Picture by Carmen Alonso Suarez / Flickr.com (CC BY-NC-ND 2.0) Some rights reserved.While western technology giants and regulators are plagued by the vast spread of fake news to the extent that foreign actors can meddle with national elections, Turkey is dealing with the disinformation in conventional media which traditionally have strong gatekeeping mechanisms. As legal monitoring mechanisms fade away and press ethics are no longer a reference point for journalism, how to prevent fake news in mass media is becoming an ever more important question in the country.
The Turkish audience witnessed a fierce media ethics debate among renowned journalists in the past months. The hot topic was the alleged incest case of a TV celebrity. The scandal burst when intimate photos of Murat Basoglu, a former TV host, appeared in the media. As the vehement debate went on among the public, Melis Alphan, a columnist for Hurriyet daily, claimed that incest rate among the Turkish population is 40 percent and that the Basoglu case was no exception. Blunt expression of this figure immediately vexed many. Ahmet Hakan Coskun, another columnist of the paper and an influential media figure, objected to the number Alphan mentioned, saying, in a derisive tone, that if the claimed figure is accurate it means that almost half of the Turkish population have domestic sex.
Alphan’s claim was based on a study by an NGO, whose details had never been revealed to the public. She wrote, in her controversial piece, that the only detail the organization shared with the public was that 4 out of every 10 people are in an incest relationship. Accuracy of the figure and how the study was conducted still lie in obscurity.
The last attack on Alphan’s piece came from Ali Haydar Yucesoy, a judge in the Middle Anatolian town of Afyon. Yucesoy called Alphan’s claim irresponsibility, though, pointing to another aspect of the issue. He stated on his Twitter account that “Above all, reporting and commenting based on groundless figures of dubious studies whether scientifically conducted is irresponsibility towards society and the profession of journalism.”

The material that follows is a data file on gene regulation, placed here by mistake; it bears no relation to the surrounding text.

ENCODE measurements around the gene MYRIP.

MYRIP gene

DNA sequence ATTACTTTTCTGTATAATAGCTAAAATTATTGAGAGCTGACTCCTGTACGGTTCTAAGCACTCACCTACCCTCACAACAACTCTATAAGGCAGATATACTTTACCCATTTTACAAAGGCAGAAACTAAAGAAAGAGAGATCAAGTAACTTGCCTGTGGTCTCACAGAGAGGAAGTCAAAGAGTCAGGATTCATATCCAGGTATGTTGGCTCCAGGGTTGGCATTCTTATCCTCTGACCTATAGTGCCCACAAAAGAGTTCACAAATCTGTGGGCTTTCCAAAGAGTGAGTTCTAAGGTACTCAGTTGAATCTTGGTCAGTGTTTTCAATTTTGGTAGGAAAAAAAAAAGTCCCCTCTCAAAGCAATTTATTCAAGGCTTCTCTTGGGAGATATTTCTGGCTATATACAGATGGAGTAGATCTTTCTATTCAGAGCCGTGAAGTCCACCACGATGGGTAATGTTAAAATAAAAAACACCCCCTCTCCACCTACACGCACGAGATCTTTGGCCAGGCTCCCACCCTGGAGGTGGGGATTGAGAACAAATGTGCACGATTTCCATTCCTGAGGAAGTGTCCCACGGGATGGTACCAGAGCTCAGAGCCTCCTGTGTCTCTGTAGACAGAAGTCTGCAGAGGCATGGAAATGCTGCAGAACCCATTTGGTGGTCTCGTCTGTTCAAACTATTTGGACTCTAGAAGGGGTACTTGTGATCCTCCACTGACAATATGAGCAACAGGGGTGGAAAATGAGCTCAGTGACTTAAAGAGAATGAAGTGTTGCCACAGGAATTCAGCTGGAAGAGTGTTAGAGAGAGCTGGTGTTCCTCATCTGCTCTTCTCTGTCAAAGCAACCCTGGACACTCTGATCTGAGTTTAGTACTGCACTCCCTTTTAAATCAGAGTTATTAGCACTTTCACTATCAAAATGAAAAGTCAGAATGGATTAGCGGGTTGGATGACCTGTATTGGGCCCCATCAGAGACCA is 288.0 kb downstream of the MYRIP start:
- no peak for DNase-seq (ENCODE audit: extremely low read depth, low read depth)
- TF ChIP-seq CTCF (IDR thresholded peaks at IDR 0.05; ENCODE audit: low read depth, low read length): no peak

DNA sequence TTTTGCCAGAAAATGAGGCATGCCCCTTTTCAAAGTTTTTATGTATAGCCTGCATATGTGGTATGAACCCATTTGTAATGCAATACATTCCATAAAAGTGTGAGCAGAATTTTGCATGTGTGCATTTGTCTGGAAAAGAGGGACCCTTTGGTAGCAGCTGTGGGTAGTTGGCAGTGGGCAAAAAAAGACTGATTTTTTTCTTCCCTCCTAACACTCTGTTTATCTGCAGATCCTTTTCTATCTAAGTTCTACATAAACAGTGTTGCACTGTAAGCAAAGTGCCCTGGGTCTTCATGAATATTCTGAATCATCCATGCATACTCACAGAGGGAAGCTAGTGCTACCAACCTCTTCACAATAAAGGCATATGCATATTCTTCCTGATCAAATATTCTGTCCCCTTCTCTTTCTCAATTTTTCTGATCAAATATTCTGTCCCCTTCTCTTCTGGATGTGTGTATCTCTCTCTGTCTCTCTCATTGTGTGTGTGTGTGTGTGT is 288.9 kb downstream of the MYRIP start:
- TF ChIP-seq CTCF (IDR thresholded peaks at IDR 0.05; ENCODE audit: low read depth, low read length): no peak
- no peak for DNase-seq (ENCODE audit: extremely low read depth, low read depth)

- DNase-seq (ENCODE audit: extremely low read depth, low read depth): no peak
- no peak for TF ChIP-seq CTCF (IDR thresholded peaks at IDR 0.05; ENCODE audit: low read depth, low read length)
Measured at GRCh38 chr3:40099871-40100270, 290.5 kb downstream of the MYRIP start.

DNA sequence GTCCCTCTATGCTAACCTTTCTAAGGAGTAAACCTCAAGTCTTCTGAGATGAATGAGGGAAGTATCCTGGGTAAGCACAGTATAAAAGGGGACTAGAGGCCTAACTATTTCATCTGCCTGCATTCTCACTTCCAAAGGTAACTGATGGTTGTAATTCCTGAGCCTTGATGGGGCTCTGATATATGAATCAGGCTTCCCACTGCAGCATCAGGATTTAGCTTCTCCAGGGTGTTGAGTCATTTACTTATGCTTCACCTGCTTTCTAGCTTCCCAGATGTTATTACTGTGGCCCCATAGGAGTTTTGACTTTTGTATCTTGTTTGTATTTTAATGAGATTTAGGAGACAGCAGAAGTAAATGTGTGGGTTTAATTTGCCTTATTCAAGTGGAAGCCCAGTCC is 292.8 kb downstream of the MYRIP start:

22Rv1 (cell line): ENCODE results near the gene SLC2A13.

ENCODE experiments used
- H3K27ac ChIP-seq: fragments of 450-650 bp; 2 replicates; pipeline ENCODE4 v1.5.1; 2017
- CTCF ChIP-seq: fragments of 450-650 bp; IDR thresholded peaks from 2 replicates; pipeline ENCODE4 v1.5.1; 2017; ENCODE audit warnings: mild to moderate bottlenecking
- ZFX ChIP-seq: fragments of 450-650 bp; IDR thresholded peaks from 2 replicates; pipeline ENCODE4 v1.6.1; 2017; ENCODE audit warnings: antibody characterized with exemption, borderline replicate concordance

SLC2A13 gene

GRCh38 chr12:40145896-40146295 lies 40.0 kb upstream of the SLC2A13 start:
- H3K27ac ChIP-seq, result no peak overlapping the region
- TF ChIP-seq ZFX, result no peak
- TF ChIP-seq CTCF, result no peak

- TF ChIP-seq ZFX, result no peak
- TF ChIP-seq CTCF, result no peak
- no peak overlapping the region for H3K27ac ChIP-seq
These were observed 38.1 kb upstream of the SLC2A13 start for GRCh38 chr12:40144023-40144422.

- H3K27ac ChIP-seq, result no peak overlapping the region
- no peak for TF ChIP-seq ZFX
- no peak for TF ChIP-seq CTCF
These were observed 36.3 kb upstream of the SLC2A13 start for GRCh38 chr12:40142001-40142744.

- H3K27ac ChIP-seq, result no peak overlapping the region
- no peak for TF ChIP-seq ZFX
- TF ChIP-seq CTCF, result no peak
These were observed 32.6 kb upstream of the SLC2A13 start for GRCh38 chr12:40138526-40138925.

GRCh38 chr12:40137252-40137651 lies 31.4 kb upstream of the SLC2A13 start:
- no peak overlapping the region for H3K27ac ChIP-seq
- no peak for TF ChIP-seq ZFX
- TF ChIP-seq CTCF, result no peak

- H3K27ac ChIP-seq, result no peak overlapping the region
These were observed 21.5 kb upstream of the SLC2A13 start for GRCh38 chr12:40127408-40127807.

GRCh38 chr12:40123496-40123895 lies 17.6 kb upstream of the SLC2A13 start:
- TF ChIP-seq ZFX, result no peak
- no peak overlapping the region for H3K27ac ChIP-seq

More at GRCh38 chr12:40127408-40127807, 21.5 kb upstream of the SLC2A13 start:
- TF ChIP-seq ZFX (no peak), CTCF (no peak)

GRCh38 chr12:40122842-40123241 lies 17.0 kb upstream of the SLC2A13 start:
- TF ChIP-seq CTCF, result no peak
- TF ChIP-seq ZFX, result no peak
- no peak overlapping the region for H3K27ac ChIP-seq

Weaponization of the media is nothing new in Turkey
Alphan’s imprudent claim evoked a fierce controversy around a taboo for Turkish society, to the extent that the journalist said on Twitter that she may face court for insulting the Turkish nation. Despite all this fuss, no one has touched the issue of journalism ethics except Yucesoy. In fact, the incest debate was not the first incident where fake news or insufficiently grounded claims made the headlines. In recent years, predominantly in pro-government media outlets, many news pieces were proven to be false, based on imaginary claims or defamations.
Weaponization of the media is nothing new in Turkey. The outset of the decade witnessed a tremendous abuse of media power by Gulenists. During the notorious Ergenekon and Balyoz cases which shook the Turkish military and intelligentsia between 2008-2011, Gulenist media outlets, among which were Zaman, Taraf, Bugun dailies as well as a couple of TV stations, were quite instrumental in influencing the national public opinion and evoking anti-Kemalist sentiments among the public.
Before the collapse of the alliance between the movement led by Fethullah Gulen, a Pennsylvania based cleric and the top suspect of the 2016 coup attempt, and Erdogan’s AKP, Gulen’s network, specifically its media wing, was strongly beneficial for the ruling party in eliminating their common enemy: the secular Kemalist elites. They were blamed to be “putschist” without any court decision and adequate evidence and frequently targeted by Gulenist media outlets. Most of the evidence claimed against the suspects was eventually proved false. Through their ties with the judiciary and the police, then another stronghold of Gulenists, they had access to classified information and documents submitted to court. The network’s newspapers even published who would soon be arrested. This period witnessed the misuse of the media power and journalism in the hands of Gulenist media executives.
After the fall of Gulenists from power, especially after the failed coup attempt in 2016, the government backed media established its dominance in the mass communication ecology of Turkey. This swing of power in the media went hand in hand with the adoption of anti-western rhetoric by the government; besides the suppression of political opposition scaled up. The media, accordingly, adapted itself to the political shift.
As seen in the case of Gulenists, the fake news addiction of Turkish media is not a recent issue but dates back to previous decades. However, it has never been as unscrutinized as in the past years. The trend peaked in 2013 when Turkish daily Takvim published an imaginary interview with CNN International journalist Christiane Amanpour, who covered the anti-government Gezi protests in Istanbul. In the fake interview, Amanpour confessed all the “evil plans” she and her team held against the Turkish nation!